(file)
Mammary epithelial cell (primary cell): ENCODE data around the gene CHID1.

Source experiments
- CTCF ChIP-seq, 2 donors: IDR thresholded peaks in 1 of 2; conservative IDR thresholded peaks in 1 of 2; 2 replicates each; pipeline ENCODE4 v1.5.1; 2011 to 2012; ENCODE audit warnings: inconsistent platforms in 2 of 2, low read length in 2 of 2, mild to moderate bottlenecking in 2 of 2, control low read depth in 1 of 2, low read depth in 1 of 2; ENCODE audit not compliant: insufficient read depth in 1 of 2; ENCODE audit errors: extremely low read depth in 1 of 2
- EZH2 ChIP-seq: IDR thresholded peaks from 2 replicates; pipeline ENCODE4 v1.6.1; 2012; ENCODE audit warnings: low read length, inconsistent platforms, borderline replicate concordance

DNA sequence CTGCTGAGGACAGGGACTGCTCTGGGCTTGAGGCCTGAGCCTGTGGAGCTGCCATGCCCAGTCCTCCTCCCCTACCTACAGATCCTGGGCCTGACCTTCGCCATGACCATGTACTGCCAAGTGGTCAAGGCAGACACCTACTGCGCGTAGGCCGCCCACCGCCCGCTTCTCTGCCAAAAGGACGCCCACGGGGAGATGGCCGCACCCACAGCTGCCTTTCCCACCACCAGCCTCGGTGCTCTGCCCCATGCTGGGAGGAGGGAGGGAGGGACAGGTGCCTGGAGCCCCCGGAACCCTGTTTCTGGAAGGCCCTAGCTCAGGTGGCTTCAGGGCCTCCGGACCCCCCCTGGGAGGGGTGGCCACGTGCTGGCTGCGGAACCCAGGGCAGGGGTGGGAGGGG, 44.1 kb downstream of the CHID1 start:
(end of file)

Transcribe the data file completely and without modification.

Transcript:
Mammary epithelial cell (primary cell): ENCODE data around the gene CHID1.

Source experiments
- CTCF ChIP-seq, 2 donors: IDR thresholded peaks in 1 of 2; conservative IDR thresholded peaks in 1 of 2; 2 replicates each; pipeline ENCODE4 v1.5.1; 2011 to 2012; ENCODE audit warnings: inconsistent platforms in 2 of 2, low read length in 2 of 2, mild to moderate bottlenecking in 2 of 2, control low read depth in 1 of 2, low read depth in 1 of 2; ENCODE audit not compliant: insufficient read depth in 1 of 2; ENCODE audit errors: extremely low read depth in 1 of 2
- EZH2 ChIP-seq: IDR thresholded peaks from 2 replicates; pipeline ENCODE4 v1.6.1; 2012; ENCODE audit warnings: low read length, inconsistent platforms, borderline replicate concordance

DNA sequence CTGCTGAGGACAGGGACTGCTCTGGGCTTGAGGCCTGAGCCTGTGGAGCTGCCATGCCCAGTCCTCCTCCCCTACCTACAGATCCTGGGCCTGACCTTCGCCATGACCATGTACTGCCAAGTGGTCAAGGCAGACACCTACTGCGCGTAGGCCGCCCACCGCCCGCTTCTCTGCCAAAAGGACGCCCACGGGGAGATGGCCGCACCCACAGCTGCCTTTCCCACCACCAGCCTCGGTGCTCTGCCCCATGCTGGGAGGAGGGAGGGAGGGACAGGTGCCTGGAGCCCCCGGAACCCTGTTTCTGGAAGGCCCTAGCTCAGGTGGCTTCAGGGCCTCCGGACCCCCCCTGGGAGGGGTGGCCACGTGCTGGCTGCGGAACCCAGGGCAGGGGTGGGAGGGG, 44.1 kb downstream of the CHID1 start: